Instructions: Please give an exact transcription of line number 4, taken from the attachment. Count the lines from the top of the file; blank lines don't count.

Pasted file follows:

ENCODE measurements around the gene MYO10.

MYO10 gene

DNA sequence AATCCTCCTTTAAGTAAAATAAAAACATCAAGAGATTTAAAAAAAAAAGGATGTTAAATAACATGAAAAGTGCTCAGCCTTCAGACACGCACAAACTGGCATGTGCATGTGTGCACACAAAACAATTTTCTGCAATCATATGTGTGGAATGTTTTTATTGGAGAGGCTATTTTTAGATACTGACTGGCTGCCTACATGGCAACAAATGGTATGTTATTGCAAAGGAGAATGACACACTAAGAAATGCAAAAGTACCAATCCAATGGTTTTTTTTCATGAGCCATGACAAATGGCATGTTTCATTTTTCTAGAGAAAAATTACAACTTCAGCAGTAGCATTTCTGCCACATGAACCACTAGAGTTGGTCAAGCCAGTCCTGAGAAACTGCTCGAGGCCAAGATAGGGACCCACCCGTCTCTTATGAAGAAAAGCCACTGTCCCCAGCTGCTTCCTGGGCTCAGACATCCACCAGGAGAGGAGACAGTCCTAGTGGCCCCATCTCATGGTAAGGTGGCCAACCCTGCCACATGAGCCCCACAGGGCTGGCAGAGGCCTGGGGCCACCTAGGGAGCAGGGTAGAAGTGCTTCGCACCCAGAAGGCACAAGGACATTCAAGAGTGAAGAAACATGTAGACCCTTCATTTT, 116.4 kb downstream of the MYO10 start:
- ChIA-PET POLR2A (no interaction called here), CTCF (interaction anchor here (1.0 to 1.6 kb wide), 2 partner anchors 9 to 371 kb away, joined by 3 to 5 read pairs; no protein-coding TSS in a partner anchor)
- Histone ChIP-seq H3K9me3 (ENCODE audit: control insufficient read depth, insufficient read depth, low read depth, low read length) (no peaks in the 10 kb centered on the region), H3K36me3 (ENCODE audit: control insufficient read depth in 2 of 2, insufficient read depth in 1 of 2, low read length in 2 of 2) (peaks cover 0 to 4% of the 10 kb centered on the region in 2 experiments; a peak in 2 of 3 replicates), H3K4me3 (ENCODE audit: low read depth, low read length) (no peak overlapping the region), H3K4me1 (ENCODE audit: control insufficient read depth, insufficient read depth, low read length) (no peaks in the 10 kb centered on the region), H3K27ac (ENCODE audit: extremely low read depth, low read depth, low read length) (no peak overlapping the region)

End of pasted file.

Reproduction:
- ChIA-PET POLR2A (no interaction called here), CTCF (interaction anchor here (1.0 to 1.6 kb wide), 2 partner anchors 9 to 371 kb away, joined by 3 to 5 read pairs; no protein-coding TSS in a partner anchor)